Looking for inspiration is like waiting for a bus – nothing for ages and then all at once, and in the most unlikely of places. I was doing something particularly uninspiring at the PC a couple of years ago and decided to put on an episode of Desert Island Discs in the background. It wasn’t something I listened to on a regular basis but I’d heard trailers and thought it might be interesting background noise for what I was doing. Scrolling down the list of Castaways, I was surprised by how many names were unknown to me. It hadn’t occurred to me that so many Castaways would not be ‘celebrities’, in the traditional sense of the word. Yes – you have Stephen Fry, Julie Walters, Clare Balding, Alice Walker … but, just in the lists from 2013 onwards for instance, there is the campaigner Jasvinder Sanghera, the cardiologist Jane Somerville, Easyjet Chief Executive Carolyn McCall, Clinical Psychologist Tanya Byron, Professor of Computer Science, Dame Wendy Hall … the list goes on, names that don’t immediately spring to mind when we’re thinking of people, particularly women, who have made their mark.
I love it now. Of course it’s a heady combination – someone’s eight favourite pieces of music set to the backdrop of their life … or the other way around, depending on how you look at it. But pick one Castaway and listen for 45 minutes and you’ll be treated to 45 minutes of one person’s passion, motivation, inspiration and dedication. It doesn’t matter if they write best-selling children’s stories or were instrumental in guiding a spacecraft to land on a comet – in the beginning … they were inspired; in the beginning … they all had a passion for something, and in the beginning … they all had to find their way.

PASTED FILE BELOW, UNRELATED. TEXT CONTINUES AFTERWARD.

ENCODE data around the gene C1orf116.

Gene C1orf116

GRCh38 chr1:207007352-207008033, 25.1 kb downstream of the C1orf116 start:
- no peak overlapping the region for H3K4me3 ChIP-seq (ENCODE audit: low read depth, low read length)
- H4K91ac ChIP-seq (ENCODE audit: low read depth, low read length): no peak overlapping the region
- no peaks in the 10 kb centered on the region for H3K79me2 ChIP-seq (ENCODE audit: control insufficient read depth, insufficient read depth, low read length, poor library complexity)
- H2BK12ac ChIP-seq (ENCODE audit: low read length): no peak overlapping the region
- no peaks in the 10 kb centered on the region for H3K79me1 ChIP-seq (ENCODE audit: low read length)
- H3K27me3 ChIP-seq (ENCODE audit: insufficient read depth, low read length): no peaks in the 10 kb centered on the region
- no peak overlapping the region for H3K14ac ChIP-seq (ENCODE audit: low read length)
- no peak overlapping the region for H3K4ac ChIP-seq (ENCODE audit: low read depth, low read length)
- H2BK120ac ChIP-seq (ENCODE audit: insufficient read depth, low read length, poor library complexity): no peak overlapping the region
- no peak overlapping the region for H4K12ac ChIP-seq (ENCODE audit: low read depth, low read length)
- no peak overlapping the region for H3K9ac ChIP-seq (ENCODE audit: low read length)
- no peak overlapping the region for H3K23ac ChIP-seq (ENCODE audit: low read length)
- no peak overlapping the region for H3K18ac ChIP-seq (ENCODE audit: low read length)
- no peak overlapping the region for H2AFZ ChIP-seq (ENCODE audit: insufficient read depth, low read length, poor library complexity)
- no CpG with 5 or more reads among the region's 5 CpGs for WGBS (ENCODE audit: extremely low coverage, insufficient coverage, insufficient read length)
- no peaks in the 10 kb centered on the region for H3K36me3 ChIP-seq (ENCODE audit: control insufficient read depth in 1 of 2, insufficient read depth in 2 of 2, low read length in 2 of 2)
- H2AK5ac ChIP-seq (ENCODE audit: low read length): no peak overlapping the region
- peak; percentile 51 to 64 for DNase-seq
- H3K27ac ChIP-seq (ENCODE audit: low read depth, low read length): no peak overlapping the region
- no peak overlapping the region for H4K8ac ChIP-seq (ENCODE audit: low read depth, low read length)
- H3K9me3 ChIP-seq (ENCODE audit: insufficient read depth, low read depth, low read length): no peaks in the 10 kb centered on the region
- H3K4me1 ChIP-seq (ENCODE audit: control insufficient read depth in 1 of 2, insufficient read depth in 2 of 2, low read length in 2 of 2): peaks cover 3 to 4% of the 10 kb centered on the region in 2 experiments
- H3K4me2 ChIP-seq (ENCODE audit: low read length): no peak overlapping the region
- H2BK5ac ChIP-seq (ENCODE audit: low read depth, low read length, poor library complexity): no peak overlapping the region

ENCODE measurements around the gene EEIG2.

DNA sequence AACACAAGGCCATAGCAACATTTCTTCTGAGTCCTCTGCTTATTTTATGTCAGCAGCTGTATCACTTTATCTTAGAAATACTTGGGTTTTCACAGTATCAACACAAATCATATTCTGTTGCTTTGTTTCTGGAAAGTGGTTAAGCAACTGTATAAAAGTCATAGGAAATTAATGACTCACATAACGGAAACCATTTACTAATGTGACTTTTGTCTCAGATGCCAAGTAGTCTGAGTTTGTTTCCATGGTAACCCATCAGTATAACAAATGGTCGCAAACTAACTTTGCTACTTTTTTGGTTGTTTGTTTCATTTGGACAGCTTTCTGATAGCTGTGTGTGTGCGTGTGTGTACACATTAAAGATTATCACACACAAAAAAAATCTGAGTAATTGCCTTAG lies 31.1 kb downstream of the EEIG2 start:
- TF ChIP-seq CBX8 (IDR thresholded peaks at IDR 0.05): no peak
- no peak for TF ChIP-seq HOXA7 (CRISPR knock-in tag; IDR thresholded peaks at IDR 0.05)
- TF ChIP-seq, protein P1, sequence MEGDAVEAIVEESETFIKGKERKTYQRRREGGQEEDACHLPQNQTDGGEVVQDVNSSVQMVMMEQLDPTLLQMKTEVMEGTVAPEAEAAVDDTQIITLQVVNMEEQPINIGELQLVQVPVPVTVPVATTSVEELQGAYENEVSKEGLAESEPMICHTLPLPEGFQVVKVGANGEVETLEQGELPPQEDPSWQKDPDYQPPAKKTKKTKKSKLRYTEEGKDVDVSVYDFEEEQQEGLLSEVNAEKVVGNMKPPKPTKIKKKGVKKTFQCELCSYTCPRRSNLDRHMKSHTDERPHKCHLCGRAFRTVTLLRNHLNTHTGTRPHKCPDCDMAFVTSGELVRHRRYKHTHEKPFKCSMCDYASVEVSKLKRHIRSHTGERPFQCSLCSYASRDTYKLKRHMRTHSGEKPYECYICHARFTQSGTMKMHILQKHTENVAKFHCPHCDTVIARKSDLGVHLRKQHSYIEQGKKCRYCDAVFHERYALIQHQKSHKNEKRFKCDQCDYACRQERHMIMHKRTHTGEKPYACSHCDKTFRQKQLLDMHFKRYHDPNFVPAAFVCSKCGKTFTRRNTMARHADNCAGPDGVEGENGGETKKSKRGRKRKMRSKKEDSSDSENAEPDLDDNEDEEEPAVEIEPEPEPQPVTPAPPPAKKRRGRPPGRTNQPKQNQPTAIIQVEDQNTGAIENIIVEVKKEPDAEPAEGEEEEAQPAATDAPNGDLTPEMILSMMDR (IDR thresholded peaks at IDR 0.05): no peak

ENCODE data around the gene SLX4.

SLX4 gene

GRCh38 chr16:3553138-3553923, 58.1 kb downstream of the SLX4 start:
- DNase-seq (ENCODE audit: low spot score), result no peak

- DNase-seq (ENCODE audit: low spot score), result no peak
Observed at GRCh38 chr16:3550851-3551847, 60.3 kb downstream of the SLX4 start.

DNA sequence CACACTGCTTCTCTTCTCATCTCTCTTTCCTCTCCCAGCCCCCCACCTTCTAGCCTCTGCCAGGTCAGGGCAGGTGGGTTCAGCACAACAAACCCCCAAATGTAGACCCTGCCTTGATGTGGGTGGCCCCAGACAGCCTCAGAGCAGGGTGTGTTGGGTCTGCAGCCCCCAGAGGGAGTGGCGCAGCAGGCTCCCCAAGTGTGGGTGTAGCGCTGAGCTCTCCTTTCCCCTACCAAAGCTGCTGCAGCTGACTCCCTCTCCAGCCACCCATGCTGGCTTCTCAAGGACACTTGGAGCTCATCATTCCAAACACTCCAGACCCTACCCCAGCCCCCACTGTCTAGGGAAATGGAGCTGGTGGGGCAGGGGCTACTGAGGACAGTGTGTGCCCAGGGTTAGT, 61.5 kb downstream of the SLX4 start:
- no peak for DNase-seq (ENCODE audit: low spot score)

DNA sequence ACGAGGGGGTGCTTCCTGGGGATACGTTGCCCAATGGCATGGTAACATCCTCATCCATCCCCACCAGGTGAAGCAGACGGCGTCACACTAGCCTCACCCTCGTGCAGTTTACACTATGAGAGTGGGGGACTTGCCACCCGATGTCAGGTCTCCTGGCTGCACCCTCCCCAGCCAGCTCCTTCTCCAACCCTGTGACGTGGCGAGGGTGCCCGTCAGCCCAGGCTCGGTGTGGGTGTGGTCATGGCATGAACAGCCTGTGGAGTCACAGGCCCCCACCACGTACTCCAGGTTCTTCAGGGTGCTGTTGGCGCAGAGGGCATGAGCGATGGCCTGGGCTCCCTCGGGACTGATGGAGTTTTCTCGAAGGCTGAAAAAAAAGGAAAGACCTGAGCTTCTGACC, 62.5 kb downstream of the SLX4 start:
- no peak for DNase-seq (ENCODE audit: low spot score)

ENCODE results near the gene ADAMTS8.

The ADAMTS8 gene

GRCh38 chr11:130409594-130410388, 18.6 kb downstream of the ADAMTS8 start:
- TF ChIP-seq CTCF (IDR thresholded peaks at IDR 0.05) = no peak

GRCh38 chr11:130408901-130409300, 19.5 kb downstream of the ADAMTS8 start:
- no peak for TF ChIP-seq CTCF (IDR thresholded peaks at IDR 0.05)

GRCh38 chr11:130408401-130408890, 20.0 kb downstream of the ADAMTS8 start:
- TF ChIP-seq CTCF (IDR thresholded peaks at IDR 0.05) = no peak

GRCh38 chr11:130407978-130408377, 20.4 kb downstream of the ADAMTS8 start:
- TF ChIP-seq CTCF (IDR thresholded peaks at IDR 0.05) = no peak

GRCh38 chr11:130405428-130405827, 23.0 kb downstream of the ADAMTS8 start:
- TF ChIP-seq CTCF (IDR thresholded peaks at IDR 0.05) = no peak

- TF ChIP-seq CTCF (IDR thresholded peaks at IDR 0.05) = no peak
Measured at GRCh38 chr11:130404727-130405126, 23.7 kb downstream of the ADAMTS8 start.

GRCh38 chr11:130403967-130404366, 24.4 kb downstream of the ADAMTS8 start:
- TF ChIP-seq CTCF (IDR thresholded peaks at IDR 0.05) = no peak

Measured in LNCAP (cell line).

For many, that ‘way’ hasn’t been easy. Some have suffered personal tragedy, including life-threatening illness. Some have suffered setbacks to their dreams; others have had to make painful decisions that would later define them. Some have lost the very people that shared their passions, and for many, family life, both early and later, has had a profound impact on their perceived success. And it’s through a set of questions crafted so cleverly that they sound almost off-the-cuff that you learn all of this. In fact, you might learn something so incisive, profound, eye-opening that you’re only just processing it as a Beatles track, or a Beethoven piece, or a piece of Hip-hop kicks in. And that in itself is like being given a pass to the VIP party, for what can be more revealing than those eight favourite tracks?
Now, as I scroll through the Castaways, I deliberately choose names I’ve never heard of. As a modelling exercise, it can’t be beaten. If you want to really get behind someone’s success (or failure) what better than to hear the passion, the experience, the trials, the joys behind it. If you want to know what makes someone tick, after all, then listen to them tell you about it.